Note the little details in the shower – the shelf to put your leg when shaving, and the built in shelves. Finally! A shower with enough storage space for all my products without being messy. The cabinetry gives me space for all my beauty products, my beauty product stockpile, and even the storage of towels. Underfloor heating and a surprisingly powerful towel rack keep this room dry and warm all year round – even in February.

The light fixture conceals three Hue bulbs, which allow me to create the perfect evening lighting.


I wanted my office to feel energizing and creative, but also cosy. As I was working from home even pre-pandemic, I wanted to create a space where I would be happy to spend every working day! I like to scent it with something energizing like orange or mint.

Despite the impression the pictures give (wide angle lense on the newer iPhones is amazing), this is the smallest room in the house, and given there was no way to make it feel bigger and spacious, it was unsuited to a minimalistic approach. Instead I went for a kind of creative clutter. I love this room, everywhere I look I find something to inspire me. The hanging egg chair gives me a space to relax during breaks in a long day.

  • Grey vase on the window sill, Paul Maloney from Kilkenny designs.
  • The owl fabric covering the black console table was a gift from Ellen.
  • The grey storage containers underneath are from Søstrene Grene.
  • The hanging egg chair (long time dream) was from Debenhams (garden furniture range, but who cares) and the blanket is from Kilkenny designs.
  • The desk is black glass and from Harvey Norman.
  • The mysterious machine taking up so much space under the shelves is a Glowforge.
  • The rug is from The Range (and yes, it is as soft and fluffy as it looks).
  • The pinhole photography prints are from an artist who only sells them Saturdays on the Highline in NYC.
  • The Calder mobil is a Flensted, bought at Kettle’s Yard in Cambridge.
  • The light fixture is from Cork Lighting & Interiors, in the same style (but different) to the one in the bedrooms.
  • The pictures above the monitor were bought from a vendor by the Highline in NYC.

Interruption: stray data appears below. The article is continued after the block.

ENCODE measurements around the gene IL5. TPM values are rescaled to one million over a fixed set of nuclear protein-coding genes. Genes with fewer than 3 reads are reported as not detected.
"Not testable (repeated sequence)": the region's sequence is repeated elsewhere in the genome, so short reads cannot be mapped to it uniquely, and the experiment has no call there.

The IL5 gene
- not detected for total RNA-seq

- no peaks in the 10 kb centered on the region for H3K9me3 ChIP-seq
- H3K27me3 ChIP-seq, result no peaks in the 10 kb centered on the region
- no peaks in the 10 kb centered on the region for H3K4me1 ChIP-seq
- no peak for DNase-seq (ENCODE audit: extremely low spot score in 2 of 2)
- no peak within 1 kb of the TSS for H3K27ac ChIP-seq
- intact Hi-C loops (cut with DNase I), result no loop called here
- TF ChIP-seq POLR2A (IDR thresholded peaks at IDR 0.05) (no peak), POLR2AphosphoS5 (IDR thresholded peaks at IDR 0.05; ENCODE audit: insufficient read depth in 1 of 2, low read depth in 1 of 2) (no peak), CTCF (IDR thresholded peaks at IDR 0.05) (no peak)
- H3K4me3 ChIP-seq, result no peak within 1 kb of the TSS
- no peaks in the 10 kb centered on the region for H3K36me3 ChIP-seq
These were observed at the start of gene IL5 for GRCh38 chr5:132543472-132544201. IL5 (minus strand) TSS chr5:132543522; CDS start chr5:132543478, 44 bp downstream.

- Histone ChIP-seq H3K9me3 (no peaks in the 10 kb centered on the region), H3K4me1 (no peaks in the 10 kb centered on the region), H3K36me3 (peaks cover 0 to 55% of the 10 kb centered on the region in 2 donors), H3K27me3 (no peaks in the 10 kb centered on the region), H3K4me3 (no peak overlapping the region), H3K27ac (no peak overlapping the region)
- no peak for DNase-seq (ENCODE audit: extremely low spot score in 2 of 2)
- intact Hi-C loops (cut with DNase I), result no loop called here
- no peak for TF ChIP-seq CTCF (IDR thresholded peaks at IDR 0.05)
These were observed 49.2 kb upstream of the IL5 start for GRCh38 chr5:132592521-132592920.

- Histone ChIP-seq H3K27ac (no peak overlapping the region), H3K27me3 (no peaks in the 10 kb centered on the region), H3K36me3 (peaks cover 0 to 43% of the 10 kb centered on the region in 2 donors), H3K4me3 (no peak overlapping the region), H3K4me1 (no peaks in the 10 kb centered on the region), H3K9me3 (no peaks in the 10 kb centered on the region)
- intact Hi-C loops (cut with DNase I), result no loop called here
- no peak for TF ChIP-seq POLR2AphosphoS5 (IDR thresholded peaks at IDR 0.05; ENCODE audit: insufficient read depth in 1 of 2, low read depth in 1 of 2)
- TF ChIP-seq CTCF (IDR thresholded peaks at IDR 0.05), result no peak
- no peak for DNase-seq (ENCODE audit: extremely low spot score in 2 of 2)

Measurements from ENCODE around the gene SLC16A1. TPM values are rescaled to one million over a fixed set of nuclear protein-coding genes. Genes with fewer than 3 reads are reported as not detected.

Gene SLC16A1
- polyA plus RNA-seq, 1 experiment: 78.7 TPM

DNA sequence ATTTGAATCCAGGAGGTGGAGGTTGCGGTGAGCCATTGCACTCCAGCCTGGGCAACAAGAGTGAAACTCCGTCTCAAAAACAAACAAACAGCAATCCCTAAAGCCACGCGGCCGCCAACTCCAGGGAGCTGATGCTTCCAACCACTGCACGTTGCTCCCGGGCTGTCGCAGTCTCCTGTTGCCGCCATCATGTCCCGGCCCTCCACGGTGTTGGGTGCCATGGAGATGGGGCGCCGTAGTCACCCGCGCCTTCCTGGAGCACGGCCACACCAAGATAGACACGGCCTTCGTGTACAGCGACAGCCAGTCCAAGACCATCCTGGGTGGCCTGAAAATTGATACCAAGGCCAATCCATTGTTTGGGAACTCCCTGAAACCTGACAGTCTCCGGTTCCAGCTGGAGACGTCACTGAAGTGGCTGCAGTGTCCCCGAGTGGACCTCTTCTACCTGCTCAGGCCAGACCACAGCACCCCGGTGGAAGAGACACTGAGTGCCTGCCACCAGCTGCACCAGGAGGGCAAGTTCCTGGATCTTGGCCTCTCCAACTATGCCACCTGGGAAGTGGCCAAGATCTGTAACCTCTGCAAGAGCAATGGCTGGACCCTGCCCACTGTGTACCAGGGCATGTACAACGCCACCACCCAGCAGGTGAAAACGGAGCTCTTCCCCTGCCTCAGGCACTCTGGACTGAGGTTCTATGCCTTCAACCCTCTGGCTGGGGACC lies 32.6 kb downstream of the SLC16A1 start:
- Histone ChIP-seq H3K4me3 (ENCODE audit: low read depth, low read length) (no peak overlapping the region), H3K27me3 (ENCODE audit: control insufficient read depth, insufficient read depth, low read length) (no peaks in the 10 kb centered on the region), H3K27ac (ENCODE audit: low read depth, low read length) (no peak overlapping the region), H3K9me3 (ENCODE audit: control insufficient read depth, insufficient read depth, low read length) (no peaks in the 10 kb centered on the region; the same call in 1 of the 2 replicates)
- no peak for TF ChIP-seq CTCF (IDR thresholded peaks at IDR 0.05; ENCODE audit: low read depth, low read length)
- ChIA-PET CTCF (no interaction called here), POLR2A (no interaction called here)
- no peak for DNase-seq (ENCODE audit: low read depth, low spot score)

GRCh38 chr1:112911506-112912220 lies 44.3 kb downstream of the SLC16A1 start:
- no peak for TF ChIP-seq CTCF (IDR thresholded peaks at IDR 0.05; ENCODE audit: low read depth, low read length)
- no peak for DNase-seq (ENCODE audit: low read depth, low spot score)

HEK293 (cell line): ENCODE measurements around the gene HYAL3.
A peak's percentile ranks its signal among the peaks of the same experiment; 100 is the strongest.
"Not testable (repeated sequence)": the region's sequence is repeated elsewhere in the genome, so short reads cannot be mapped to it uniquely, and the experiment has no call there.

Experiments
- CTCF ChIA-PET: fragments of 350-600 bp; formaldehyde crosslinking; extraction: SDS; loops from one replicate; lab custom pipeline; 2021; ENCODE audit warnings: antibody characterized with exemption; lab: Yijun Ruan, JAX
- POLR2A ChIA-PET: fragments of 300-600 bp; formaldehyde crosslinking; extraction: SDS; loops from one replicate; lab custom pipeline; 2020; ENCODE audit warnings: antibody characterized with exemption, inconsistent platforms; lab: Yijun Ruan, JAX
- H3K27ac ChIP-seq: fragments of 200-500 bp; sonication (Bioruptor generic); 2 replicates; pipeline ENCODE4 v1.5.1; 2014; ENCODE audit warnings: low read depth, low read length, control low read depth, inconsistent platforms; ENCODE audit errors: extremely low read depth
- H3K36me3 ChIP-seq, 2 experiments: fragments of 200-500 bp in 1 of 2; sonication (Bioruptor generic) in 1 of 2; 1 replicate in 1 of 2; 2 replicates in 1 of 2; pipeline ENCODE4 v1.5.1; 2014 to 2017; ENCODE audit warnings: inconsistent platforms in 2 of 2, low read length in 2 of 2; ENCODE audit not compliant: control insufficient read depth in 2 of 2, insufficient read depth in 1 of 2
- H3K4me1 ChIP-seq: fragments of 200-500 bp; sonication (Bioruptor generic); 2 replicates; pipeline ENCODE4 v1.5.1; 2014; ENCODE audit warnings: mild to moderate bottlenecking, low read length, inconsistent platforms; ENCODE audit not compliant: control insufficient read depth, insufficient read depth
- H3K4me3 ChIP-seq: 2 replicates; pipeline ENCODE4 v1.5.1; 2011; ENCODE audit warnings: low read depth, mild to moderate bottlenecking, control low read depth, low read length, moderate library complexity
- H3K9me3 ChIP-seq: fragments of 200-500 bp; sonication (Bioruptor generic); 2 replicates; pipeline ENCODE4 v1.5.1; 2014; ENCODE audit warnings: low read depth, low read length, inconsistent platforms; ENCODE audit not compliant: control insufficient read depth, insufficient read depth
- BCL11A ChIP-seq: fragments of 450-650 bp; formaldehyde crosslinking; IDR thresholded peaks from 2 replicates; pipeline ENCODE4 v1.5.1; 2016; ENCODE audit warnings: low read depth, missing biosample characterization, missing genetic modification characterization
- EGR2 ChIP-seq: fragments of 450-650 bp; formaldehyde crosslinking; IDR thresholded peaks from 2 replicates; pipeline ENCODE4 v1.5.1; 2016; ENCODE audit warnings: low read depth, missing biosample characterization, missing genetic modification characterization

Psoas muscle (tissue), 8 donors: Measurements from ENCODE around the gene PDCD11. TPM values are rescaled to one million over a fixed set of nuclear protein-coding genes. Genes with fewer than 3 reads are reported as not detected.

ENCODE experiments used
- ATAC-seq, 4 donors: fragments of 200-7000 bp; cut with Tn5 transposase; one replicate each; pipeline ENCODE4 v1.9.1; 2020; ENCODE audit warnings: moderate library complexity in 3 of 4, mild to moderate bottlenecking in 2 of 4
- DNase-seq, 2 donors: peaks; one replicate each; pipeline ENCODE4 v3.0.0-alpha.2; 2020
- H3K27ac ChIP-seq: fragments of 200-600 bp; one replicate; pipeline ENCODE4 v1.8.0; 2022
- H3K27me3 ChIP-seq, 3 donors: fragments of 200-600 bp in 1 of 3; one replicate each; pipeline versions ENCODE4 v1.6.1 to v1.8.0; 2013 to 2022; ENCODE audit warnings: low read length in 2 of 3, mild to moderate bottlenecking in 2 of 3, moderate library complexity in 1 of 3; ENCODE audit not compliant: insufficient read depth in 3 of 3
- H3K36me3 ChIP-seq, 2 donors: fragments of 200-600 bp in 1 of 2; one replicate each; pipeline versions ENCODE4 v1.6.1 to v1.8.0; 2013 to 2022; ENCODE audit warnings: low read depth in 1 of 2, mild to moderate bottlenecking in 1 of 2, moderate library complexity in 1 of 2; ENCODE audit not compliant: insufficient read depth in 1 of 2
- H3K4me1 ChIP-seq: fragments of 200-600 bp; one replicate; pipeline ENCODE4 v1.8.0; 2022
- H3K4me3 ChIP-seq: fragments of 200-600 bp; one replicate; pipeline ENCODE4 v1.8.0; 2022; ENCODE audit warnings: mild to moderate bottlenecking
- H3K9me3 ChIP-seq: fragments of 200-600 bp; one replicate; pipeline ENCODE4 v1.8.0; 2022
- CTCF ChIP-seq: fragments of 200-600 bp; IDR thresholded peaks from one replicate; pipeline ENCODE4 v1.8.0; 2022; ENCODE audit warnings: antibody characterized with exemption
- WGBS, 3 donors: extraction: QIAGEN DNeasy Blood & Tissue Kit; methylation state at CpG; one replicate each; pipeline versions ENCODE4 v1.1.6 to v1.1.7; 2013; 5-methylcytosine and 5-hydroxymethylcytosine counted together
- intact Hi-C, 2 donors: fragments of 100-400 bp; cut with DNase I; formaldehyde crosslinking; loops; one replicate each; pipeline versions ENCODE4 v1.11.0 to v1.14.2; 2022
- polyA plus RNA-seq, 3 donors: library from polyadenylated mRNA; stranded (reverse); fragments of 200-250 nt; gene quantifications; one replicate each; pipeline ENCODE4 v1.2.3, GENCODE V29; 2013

• The raccoon pictures were gifts from Nate and Sarah.
  • The landscape belonged to my grandparents.
  • The panda pictures were both bought on my adventures in China.
  • The cockerels are another original by Srijai Kuntawang, I bought it at the Art Mai Hotel.
  • The small green vase on the top shelf was bought on my adventures in North Korea.
  • The small picture on the top shelf is of Casa Mila in Barcelona, my favourite building in the world.
  • The owl picture on the top right was a gift from Emi.
  • The elephant, elephant vase and cat picture were all bought on my adventures in Thailand.

Guest room

I wanted to create a guest room that would feel like a beautiful sanctuary for anyone who came to stay in it, whilst also providing extra storage space that I desperately needed with the corner wardrobe and under bed storage. I believe the only scent for a bedroom is lavender.

  • The bed is from EZ Living, and features hydraulic storage (amazing).
  • The wardrobes are from Cash and Carry Kitchens, copper handles match the copper light fixture from Cork Lighting & Interiors.
  • The lamp is from Reykjavík, Iceland.
  • The small purple vase on the left of my bed was my Grandmothers.
  • The picture over the bed is a Japanese tea towel.
  • The hanging is also one I bought in Japan.
  • All other pieces of art were picked up on my adventures.

My bedroom

The final room, my bedroom, which I wanted to be a space where I felt happy and inspired to wake up every morning. I painted the wall my favourite shade of pink, and filled it with items that I find beautiful – as well as the comfiest, cosiest bed linens I could find.

  • Bed (aside from size), closets and light fixture the same as the guest room.
  • The pillows are Makimoo bamboo pillows – lovely and soft and hold their shape really well.
  • The picture over the bed is called “Venice in Love”, by Jean Pierre Weill, I bought it in Tel Aviv, Israel.
  • The vertical pieces either side of the bed are Japanese tea towels.
  • The two pictures on the left at the foot of the bed I bought in China.
  • The two owls on the right I bought at the Chiang Mai Art Museum.
  • The two prints in the middle are by Felicia Thomas from Wild Design.
  • The owl print by the door is by Belinda Northcote from Kilkenny designs.
  • The glass orb I bought on my adventures in Nova Scotia, Canada.
  • The two glass paperweights belonged to my grandparents.
  • The vase was a gift from my parents from Jerpoint glass.
  • The diffuser is Green Lavender by Urban Apothecary.

Other credits…